They decided to create a carpool system to help transport some people to and from work. T.J. Jemison, the person who developed the carpool system for the huge bus boycott in Baton Rouge, Louisiana, helped develop the carpool for the massive boycott in Montgomery. Churches bought vans and station wagons to help transport people. Also, it was encouraged that if you owned a car, to help transport people. Everyone who needed a ride would meet in one of many spots around the city, so they could be conveyed to work. It worked well for the people needing transportation.
Throughout the Montgomery Bus Boycott, the Supreme Court’s attention was caught, so a court case was held called Browder vs. Gayle. It tried if bus segregation was unconstitutional or not. The court case was held on June 5, 1956. On November 13, 1956, it was affirmed that bus segregation was unconstitutional. On December 20, 1956, the protesters stopped boycotting and rode the buses again. Finally, the buses of Montgomery, Alabama were integrated.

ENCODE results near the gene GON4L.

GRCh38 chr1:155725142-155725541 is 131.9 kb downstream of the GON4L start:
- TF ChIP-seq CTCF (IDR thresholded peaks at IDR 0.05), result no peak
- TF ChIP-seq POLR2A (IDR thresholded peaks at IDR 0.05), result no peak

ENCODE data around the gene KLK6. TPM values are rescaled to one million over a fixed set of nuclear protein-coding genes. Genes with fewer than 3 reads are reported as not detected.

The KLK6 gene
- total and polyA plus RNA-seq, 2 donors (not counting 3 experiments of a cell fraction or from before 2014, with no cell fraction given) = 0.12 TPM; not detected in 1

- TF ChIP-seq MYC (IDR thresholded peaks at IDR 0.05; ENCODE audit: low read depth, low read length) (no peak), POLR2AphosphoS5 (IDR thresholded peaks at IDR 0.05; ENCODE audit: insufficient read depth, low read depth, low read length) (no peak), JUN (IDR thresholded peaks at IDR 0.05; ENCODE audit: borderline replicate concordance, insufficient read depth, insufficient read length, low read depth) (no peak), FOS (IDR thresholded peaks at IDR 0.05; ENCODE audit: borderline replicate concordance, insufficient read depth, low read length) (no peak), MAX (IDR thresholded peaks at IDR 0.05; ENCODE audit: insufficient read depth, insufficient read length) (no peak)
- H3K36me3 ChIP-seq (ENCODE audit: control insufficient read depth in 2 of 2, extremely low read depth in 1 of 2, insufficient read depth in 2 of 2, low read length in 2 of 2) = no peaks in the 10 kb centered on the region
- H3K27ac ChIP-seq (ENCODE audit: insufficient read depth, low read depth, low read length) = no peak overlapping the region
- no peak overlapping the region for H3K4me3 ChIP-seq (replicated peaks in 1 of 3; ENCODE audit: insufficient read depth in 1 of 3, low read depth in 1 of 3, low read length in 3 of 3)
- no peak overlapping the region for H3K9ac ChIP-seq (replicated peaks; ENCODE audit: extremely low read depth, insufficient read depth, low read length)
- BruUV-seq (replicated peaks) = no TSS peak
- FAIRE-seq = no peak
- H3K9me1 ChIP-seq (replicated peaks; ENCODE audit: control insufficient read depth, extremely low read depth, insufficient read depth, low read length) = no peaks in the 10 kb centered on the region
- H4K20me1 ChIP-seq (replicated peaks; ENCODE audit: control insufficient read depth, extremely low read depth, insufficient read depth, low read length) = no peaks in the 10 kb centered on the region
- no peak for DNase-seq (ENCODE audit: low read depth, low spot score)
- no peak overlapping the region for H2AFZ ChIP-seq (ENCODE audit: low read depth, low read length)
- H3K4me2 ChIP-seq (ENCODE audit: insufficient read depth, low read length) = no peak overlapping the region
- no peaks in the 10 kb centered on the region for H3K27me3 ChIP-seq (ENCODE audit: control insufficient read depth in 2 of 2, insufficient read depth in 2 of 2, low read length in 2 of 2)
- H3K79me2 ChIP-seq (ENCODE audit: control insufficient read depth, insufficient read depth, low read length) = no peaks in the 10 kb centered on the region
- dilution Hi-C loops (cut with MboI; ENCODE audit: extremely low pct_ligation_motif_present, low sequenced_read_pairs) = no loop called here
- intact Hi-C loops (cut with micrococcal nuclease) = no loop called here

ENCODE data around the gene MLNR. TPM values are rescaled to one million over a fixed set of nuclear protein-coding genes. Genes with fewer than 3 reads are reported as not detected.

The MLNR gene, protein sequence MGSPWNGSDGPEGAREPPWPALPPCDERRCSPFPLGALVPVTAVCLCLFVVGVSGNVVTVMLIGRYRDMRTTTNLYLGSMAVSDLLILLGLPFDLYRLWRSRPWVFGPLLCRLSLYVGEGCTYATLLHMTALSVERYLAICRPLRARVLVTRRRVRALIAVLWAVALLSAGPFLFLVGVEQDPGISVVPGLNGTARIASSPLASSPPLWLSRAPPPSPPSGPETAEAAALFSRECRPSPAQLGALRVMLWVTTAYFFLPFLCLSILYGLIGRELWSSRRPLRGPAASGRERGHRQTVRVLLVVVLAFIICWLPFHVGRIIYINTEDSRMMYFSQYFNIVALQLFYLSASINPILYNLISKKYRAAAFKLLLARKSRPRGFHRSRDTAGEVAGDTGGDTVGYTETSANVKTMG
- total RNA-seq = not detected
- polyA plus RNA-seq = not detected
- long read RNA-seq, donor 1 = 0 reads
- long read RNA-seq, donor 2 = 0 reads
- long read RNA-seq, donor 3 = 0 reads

The Montgomery Bus Boycott was a very significant part of the civil rights movement, because it started the popularity of nonviolent protests. Both it’s start and end made history that will never be forgotten. It was a protest that stood up against discrimination by not standing